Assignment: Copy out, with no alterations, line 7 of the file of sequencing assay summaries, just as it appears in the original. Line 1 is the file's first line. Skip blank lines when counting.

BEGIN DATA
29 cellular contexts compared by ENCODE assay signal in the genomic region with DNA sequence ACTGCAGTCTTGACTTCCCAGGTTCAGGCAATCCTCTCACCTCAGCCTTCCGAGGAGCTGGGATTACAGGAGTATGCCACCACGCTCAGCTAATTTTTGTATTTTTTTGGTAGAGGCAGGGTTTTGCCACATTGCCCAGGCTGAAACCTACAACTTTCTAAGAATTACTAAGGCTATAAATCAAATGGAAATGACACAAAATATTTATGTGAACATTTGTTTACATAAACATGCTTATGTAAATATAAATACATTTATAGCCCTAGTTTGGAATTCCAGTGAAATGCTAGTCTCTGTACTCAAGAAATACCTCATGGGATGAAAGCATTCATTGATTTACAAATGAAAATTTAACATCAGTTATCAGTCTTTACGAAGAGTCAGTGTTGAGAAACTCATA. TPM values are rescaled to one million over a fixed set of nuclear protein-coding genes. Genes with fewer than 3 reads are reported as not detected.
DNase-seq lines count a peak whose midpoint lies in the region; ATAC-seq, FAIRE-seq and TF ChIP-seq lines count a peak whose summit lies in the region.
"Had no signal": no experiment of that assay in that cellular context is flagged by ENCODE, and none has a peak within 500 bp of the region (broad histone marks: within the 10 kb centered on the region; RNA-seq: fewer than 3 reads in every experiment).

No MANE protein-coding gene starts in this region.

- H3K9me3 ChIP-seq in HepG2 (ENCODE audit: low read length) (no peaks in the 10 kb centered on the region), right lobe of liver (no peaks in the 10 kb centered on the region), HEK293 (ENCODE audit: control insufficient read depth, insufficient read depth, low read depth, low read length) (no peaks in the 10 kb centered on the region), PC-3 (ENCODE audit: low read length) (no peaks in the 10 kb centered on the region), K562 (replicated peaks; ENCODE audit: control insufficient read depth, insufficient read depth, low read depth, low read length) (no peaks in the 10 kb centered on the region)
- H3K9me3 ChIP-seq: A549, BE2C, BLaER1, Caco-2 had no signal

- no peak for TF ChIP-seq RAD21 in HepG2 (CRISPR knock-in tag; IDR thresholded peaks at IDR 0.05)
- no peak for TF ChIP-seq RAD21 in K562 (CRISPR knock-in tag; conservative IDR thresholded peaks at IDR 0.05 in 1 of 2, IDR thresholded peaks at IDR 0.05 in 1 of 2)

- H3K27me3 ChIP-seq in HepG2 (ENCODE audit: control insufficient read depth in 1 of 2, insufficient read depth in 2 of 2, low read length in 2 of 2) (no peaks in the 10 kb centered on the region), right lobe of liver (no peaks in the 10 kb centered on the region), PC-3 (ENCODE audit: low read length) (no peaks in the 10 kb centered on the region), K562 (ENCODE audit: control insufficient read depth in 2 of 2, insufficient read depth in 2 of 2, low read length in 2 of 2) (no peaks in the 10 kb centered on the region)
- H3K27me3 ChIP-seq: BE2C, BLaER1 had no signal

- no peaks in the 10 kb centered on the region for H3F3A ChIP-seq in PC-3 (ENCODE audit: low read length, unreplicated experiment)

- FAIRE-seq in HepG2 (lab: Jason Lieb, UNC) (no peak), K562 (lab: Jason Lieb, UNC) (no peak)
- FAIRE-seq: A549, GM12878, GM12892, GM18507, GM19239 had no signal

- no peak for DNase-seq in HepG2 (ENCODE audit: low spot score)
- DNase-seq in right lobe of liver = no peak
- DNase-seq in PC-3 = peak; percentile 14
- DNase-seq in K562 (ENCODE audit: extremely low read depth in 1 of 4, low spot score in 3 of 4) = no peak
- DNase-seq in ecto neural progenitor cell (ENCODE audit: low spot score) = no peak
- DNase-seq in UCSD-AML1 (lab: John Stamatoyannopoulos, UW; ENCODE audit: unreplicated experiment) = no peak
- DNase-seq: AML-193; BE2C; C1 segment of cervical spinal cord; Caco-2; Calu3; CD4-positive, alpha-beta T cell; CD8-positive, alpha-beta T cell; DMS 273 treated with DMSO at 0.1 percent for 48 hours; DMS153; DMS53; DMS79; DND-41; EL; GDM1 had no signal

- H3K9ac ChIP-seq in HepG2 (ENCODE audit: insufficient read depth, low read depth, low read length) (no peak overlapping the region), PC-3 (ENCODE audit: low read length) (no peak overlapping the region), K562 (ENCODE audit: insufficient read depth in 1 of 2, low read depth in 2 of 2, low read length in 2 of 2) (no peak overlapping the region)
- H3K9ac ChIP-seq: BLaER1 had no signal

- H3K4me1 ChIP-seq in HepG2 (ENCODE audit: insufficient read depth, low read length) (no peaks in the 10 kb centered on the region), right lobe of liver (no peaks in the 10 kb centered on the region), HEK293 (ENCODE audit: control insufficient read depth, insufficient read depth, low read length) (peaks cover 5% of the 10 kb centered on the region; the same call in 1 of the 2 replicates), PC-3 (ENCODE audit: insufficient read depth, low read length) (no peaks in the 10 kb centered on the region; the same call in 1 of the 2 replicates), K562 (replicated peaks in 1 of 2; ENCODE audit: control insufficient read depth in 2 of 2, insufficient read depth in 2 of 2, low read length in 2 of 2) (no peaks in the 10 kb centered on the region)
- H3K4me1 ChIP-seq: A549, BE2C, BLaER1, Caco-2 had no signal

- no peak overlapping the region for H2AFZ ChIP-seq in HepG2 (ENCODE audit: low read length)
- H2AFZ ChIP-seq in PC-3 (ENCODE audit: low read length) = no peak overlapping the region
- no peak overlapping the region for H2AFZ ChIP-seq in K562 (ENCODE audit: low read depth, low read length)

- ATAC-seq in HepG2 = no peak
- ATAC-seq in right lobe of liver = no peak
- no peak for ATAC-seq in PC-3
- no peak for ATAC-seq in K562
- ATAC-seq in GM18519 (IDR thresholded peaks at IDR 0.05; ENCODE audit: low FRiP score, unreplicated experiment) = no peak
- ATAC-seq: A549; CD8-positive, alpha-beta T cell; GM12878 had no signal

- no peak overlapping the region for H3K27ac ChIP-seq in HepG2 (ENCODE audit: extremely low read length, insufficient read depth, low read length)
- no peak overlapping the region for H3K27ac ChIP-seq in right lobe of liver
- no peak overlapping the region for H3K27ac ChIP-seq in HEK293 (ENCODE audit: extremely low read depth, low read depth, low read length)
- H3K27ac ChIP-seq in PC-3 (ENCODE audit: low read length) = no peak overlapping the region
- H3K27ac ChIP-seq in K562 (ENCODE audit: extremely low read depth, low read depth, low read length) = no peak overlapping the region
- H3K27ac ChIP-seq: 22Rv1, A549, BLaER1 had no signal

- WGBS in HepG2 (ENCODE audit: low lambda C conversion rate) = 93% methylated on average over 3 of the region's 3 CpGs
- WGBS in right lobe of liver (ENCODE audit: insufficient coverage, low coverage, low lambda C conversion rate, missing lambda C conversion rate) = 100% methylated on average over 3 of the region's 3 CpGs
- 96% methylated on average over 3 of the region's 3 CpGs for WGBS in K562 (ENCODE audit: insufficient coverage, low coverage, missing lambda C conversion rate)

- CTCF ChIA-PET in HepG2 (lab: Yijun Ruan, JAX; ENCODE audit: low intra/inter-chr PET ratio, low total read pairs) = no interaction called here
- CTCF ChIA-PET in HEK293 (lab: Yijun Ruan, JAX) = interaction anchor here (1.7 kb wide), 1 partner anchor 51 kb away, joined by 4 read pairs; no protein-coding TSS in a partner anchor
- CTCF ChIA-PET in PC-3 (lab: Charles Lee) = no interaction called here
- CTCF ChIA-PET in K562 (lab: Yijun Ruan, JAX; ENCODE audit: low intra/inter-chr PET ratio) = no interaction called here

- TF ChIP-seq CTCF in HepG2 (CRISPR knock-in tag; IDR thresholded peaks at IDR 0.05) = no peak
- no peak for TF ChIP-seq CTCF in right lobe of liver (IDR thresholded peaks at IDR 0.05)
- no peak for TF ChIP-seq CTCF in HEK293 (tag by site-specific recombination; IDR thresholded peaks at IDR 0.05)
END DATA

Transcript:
- no peak for TF ChIP-seq RAD21 in HepG2 (CRISPR knock-in tag; IDR thresholded peaks at IDR 0.05)